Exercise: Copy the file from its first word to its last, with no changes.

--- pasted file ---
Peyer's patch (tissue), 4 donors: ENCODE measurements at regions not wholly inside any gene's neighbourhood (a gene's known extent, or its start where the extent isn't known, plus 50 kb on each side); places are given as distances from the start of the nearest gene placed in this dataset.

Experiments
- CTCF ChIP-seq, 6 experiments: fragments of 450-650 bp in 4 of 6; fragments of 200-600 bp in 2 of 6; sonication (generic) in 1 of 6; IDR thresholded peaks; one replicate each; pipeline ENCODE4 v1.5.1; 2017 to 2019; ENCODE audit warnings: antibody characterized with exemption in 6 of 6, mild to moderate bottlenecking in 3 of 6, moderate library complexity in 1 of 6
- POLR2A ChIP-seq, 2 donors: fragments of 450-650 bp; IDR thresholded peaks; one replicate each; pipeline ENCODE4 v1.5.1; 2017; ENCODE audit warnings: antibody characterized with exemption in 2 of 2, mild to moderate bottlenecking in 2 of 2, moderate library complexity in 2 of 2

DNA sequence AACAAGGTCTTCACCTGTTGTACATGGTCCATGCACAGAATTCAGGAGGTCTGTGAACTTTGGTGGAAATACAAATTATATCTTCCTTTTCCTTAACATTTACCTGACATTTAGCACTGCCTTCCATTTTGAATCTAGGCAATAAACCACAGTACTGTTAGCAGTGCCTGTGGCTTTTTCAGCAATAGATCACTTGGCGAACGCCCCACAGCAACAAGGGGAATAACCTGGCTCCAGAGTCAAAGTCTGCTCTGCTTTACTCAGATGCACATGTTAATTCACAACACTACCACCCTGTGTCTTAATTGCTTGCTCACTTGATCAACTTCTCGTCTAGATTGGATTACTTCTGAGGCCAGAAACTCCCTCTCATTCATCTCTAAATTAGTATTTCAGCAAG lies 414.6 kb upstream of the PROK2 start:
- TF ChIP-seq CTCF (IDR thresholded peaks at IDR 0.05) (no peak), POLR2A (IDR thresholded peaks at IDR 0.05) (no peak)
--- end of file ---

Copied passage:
Peyer's patch (tissue), 4 donors: ENCODE measurements at regions not wholly inside any gene's neighbourhood (a gene's known extent, or its start where the extent isn't known, plus 50 kb on each side); places are given as distances from the start of the nearest gene placed in this dataset.

Experiments
- CTCF ChIP-seq, 6 experiments: fragments of 450-650 bp in 4 of 6; fragments of 200-600 bp in 2 of 6; sonication (generic) in 1 of 6; IDR thresholded peaks; one replicate each; pipeline ENCODE4 v1.5.1; 2017 to 2019; ENCODE audit warnings: antibody characterized with exemption in 6 of 6, mild to moderate bottlenecking in 3 of 6, moderate library complexity in 1 of 6
- POLR2A ChIP-seq, 2 donors: fragments of 450-650 bp; IDR thresholded peaks; one replicate each; pipeline ENCODE4 v1.5.1; 2017; ENCODE audit warnings: antibody characterized with exemption in 2 of 2, mild to moderate bottlenecking in 2 of 2, moderate library complexity in 2 of 2

DNA sequence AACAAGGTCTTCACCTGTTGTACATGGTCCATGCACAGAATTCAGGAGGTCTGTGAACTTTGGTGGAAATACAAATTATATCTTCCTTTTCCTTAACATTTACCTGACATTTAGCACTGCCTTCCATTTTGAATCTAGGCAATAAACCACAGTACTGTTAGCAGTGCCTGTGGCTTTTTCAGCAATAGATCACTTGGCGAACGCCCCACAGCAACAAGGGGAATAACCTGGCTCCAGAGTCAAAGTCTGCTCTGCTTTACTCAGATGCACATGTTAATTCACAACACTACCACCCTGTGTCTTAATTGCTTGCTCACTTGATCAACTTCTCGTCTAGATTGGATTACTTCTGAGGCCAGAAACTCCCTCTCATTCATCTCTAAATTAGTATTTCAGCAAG lies 414.6 kb upstream of the PROK2 start:
- TF ChIP-seq CTCF (IDR thresholded peaks at IDR 0.05) (no peak), POLR2A (IDR thresholded peaks at IDR 0.05) (no peak)